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"Resurrecting the Voices of the Past:" How Literary Allusions Make Dead Authors Breathe Again

Updated: Jan 28

How Byatt's Literary Allusions Prove her Point of the Immortality of Authors



One writing tool an author has is known as literary allusion-the decisive choice to reference another author's text within their own primary work. In essence, literary allusions add another dimension to texts as they guide readers to bridge the gap between two literary works in order to provide additional layers to characters/places. In her novel Possession, A.S. Byatt generously peppers her text with literary allusions to both real historical writers and to her own made-up poets. For example, Byatt alludes to the fictional works of her characters R.H. Ash and Christabel LaMotte with the excerpts of their works at the beginning of each chapter in her novel. Yet she also alludes to real Romantics, a common characteristic Victorians also followed, such as Wordsworth and Coleridge. Byatt doesn't just allude to real authors as people, but she also includes details from their work into her narrative. One prime example of this is the character Christabel. If you are like me, you also probably didn't recognize this allusion until R.H. Ash directly asks LaMotte in a letter if she was named after Coleridge's poem. Samuel Taylor Coleridge indeed did start to write a poem titled "Christabel" yet never finished the piece for reasons unknown. But once this common connection with the name Christabel is known between Byatt and Coleridge, it is then up to the reader to decide just exactly why the author references this other work. In this case, why did Byatt name her fictional poetess after an unfished Coleridge poem?


While I argue that there are several reasons why Byatt may have chosen this poem to name her character after (please see my Resource page if you are curious about my own curiosity with this shared name of Christabel), Byatt's general use of literary allusions do not just add character layers, but they also serve the purpose of her overall theme of the immortality of authors. This theme of immortality of authors, or rather how each time a person reads a literary text they give new life to the author, is not only depicted through the whole plotline of Roland and Maud chasing the letters and retracing the lives of Ash and LaMotte, but it is also present during the letter correspondences between Ash and LaMotte themselves.


Here is my evidence for asserting that Ash and LaMotte are conscious of their immortality as writers based on their letters included in chapter ten:


-Ash writes about how he imagines those authors he reads and then he comments,

"It seems important that these other lives of mine should span many centuries and as many places as my limited imagination can touch. For all I am is a nineteenth-century gentleman plumb in the midst of smoky London-and what is peculiar to him is to know just how much stretches away from his vanishing pin-point of observation-before and around and after-whilst all the time he is what he is, with his whiskered visage and his shelves full of Plato and Feuerbach, St Augustine and John Stuart Mill" (Byatt 174).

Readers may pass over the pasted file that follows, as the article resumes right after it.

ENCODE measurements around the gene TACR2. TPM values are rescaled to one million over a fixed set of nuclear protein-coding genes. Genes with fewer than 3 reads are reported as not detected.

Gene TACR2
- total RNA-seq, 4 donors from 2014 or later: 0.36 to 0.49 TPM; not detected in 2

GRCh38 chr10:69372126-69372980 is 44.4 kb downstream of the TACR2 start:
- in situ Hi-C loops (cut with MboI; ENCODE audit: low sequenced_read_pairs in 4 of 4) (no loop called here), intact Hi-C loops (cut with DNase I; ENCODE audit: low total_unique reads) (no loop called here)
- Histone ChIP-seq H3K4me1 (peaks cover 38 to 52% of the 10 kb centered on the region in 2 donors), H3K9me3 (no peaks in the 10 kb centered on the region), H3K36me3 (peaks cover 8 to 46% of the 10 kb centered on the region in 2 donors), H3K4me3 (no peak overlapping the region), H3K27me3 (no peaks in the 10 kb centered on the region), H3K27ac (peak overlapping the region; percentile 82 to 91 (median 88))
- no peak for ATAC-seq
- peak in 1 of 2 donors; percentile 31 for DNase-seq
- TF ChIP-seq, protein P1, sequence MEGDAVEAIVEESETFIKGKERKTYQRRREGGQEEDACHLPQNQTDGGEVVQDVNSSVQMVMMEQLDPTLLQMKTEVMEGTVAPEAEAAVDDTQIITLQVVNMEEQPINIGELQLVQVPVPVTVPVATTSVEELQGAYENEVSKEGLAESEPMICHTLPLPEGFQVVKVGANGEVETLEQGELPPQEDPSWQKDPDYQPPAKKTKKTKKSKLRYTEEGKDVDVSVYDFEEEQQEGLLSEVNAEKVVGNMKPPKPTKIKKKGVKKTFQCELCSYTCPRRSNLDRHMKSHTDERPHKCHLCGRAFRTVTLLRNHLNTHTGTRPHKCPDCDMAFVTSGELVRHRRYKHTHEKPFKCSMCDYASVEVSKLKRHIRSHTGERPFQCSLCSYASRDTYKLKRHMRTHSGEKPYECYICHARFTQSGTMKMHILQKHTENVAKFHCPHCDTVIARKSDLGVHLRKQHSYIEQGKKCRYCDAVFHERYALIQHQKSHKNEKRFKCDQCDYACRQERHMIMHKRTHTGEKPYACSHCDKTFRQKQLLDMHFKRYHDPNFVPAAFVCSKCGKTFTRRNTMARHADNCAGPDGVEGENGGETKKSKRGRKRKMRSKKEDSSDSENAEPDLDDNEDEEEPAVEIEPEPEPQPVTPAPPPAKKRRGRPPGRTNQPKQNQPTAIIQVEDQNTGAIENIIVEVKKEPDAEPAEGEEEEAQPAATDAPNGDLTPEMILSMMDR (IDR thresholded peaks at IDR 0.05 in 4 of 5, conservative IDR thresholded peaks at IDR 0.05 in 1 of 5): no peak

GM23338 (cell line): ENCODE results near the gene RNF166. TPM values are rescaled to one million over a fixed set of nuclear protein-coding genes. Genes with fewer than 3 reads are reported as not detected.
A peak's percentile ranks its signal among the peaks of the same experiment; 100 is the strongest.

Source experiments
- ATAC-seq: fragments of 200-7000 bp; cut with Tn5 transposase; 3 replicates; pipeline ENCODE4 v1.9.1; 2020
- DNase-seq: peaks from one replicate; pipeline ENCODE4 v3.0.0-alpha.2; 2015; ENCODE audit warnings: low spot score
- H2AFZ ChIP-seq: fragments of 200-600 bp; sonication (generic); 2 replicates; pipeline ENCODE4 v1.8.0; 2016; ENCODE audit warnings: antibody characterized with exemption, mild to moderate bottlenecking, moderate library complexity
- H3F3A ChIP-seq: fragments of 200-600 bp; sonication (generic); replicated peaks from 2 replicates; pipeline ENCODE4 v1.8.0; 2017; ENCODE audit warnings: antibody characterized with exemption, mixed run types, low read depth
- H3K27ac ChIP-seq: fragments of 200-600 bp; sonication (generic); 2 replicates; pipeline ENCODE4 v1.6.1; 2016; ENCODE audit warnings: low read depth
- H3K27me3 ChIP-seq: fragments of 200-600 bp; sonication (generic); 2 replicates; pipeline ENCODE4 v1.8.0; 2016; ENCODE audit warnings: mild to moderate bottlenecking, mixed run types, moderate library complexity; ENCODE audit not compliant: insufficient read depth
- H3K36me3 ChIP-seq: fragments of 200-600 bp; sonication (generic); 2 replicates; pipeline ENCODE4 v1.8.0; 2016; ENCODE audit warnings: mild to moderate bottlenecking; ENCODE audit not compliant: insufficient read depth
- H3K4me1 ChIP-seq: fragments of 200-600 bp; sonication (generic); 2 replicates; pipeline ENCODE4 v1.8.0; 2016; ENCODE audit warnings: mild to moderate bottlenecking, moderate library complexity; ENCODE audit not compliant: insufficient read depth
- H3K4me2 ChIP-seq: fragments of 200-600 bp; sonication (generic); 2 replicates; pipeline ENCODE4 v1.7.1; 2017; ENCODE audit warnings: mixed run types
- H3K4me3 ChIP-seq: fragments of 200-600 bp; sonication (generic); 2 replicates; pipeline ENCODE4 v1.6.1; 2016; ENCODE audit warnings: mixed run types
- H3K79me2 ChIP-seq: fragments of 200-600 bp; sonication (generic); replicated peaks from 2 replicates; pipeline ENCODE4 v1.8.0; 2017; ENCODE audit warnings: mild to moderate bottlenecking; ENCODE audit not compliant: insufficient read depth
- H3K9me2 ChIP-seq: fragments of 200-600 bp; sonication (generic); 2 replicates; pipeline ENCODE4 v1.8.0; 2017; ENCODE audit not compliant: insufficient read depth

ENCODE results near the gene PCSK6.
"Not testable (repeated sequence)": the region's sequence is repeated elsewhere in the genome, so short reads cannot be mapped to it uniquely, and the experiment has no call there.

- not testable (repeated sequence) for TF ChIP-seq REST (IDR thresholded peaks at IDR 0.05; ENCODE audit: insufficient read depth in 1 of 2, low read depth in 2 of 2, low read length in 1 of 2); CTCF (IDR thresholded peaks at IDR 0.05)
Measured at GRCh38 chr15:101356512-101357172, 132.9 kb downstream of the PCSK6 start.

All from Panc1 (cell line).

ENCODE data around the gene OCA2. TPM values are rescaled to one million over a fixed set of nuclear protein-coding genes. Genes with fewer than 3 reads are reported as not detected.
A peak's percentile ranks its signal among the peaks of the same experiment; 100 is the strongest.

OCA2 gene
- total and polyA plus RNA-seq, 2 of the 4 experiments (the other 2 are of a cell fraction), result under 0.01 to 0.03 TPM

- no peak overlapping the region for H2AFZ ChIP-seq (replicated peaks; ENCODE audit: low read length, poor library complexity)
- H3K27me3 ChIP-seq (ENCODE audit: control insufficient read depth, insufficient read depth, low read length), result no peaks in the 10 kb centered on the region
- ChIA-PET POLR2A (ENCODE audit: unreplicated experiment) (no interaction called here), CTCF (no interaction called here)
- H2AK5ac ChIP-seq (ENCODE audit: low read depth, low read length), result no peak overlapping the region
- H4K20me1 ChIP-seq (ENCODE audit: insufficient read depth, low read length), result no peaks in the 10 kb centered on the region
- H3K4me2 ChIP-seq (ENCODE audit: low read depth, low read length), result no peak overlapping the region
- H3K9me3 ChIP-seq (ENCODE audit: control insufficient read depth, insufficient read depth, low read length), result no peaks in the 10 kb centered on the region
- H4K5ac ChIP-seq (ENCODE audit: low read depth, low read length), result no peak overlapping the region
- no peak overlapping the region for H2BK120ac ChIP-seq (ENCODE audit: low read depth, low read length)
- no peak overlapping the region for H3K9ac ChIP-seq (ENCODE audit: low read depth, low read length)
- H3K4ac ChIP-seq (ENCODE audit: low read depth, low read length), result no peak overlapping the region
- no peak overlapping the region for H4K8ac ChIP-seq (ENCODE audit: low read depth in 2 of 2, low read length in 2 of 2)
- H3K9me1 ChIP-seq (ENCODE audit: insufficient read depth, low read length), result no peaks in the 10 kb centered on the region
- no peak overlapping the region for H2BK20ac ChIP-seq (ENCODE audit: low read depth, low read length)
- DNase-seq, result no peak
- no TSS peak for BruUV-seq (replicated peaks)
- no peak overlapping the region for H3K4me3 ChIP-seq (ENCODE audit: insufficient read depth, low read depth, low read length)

Note how Ash as a poet seems conscious of the fact that he will be imagined by future readers in the same way he imagines the great writers he reads. He seems to understand the possibility that readers and biographers will depict him a certain way whether it is true or not based on their imagination.


-Lazarus is a a key figure they discuss. Yet again this another literary allusion not just to Ash's character Lazarus in his poem but also to the real biblical figure (real as in the Bible does have a person named Lazarus in it). For those who are not familiar, Lazarus is a man who comes back to life days after his death. This theme of resurrection, of the ability to be alive once again, mimics the idea of how authors' works also give new life to authors after they are dead.


-Ash calls LaMotte "my Phoenix" (214). A phoenix is a mythical bird which is reborn about of its own ashes, and is therefore another example of a resurrecting figure.


-Cropper literally brings Ash back to the land of the living when he unburies his grave to rob it at the end of Byatt's novel.


With the constant trail of literary allusions, from biblical and fairytales to the Romantics, Byatt's work itself becomes an example of how novels keep other authors alive. Even if the reader has not read the referenced work, the allusion still might spark the reader's interest to research more about the other text. In short, literary allusions offer authors another way to continue living when their original work become obsolete. Allusions allow a rebirth of interest in their work, and the new readers will provide a new life for dead authors.



Byatt, A.S. Possession. Vintage Books, 1990












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